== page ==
I'm living at place A I traveled to B and I seen like sun isn't set as in place A. Like directions are changed. Where east is in place B is north of A and south of A is west of B. Because of sun wasn't set in B as usually as set in place A. Sun rises in north at place B and sets in south. I really confused with this phenomenon of nature. Is it mean we consider direction which region we living in? Is it all because of longitude and latitude? Why it'd be like this? May it because if sun travel by specific longitude and latitude and so we would confused in situation like this even sun is stable planet and just earth rotate?

  • $\begingroup$ almost everywere on the planet the sun rises in the east and sets in the west,atleast twice a year. it might be interesting to see what direction the answers to this whill take. $\endgroup$ Mar 10 '17 at 8:39
  • $\begingroup$ You have to tell us the places and times and the exact directions - if only to show us that this is not a case of bad observations. $\endgroup$
    – Jan Doggen
    Mar 10 '17 at 10:56
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    $\begingroup$ what i think is the question is this,when i travel north/south why do the sun not rise/set in the direct east/west direction but moves notrh/south.if this is the case it is a question better asked in the astronomy section,it is possible i am wrong but it sounds like it fits better over there. $\endgroup$ Mar 10 '17 at 11:10
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    $\begingroup$ Just in case one of these places is subject to a localized magnetic anomaly, is your ascertaining of east & west based on readings from a compass, or just observation of the sun in the sky? $\endgroup$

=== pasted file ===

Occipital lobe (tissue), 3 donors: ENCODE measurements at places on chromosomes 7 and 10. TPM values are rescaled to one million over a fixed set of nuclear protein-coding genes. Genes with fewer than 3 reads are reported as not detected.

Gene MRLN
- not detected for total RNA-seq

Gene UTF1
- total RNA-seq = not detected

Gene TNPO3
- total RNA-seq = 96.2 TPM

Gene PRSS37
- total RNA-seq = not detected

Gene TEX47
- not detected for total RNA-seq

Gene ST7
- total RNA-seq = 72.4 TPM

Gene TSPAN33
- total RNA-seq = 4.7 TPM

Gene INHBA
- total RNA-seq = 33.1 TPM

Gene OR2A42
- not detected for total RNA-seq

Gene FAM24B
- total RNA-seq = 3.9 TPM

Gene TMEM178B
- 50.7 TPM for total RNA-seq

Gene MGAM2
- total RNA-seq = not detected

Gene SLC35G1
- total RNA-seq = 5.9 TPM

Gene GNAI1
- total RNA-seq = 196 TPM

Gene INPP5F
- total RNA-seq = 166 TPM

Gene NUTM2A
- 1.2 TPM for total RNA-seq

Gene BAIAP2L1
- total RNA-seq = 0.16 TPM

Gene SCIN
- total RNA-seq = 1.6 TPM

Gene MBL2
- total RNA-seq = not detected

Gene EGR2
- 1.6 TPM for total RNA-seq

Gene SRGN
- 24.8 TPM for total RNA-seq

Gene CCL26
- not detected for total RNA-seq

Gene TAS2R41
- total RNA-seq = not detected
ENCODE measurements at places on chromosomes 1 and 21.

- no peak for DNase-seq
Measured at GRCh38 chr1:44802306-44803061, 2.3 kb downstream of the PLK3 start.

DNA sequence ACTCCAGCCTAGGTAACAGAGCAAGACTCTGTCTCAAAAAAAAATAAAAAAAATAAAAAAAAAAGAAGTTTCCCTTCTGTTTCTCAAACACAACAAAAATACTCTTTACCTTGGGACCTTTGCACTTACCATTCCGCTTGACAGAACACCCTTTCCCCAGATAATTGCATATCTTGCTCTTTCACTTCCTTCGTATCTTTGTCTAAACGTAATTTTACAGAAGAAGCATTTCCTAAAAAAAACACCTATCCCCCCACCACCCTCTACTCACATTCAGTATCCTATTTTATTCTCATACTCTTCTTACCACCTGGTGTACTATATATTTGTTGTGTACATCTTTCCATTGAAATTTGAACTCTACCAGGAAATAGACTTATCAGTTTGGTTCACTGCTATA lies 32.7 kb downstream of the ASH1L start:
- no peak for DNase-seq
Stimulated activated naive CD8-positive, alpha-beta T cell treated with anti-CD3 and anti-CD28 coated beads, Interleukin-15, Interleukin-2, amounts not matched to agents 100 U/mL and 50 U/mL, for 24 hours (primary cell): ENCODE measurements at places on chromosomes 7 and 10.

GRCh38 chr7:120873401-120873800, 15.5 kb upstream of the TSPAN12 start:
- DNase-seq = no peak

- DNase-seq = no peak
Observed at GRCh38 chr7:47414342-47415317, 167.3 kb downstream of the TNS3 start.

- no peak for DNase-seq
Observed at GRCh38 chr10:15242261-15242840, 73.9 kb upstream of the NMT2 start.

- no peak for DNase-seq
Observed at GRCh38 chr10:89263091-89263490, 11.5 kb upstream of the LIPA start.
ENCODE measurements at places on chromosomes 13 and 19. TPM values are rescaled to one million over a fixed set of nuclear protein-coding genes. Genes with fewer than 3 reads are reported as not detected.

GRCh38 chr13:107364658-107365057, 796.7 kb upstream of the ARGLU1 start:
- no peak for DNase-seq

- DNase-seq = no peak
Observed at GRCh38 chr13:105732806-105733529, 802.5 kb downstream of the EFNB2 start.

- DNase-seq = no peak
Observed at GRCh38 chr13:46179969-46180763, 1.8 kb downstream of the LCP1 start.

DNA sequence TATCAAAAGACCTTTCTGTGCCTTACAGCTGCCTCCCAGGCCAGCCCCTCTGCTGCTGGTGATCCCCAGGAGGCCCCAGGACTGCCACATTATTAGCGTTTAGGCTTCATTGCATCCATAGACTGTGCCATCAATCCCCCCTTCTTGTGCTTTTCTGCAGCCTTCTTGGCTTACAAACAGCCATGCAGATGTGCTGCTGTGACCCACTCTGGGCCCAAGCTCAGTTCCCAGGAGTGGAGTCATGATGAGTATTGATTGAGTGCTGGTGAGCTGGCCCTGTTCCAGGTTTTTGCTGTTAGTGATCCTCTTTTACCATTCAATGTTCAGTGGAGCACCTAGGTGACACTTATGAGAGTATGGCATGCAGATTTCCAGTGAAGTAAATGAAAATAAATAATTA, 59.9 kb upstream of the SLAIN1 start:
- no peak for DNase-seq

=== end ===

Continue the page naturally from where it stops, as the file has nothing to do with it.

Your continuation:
– Fred
    Mar 10 '17 at 12:10
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    $\begingroup$ There's only a 0.6 km difference in the north-south distance between those two points. That's far too small too see any distinction in the direction of sunrise and sunset with the eye. $\endgroup$ Mar 10 '17 at 12:20

Even though sun always moves from east to west, latitude affects the north-south perception.
If you are in the north hemisphere, beyond the tropic of cancer, the sun will be most of the time in the south hemisphere (except close to dawn and dusk, where it might cross to the other hemisphere during summer). While if you're in the south hemisphere, beyond the tropic of capricorn, the sun will be at north.
Usually I use the sun to check where is the north in a map, but I must remember the north-south rule, otherwise I might choose the wrong direction to follow... that's why a bougth a cheap compass.

Since you're talking about two places that are in the tropical belt, most part of the year the sun will rise in the north-east, move later to the south and it will end in the north-west. But during the winter the sun probably will be always in the south hemisphere.

Probably the difference they are seeing between two close towns is due to different times of the year or due to a mountain that covers the exact sunset in the horizon in one place.

  • $\begingroup$ Time was same I mean day. I didn't visit in different season and wasn't mountains in this place. And I seen clear sunset. Even I seen different since my childhood though. But even if sun changing direction as you explained is it expected in this little far distance? $\endgroup$
    – Swapnil
    Mar 10 '17 at 12:36
  • $\begingroup$ @Swapnil - The distance is too small, both places should see almost same behaivour of the sun. One of your observations should be wrong. Try to get a compass to confirm. $\endgroup$
    – Santiago
    Mar 11 '17 at 17:26
  • $\begingroup$ Okay I'll try. I had tried if there's compass available onilne. $\endgroup$
    – Swapnil
    Mar 12 '17 at 14:28

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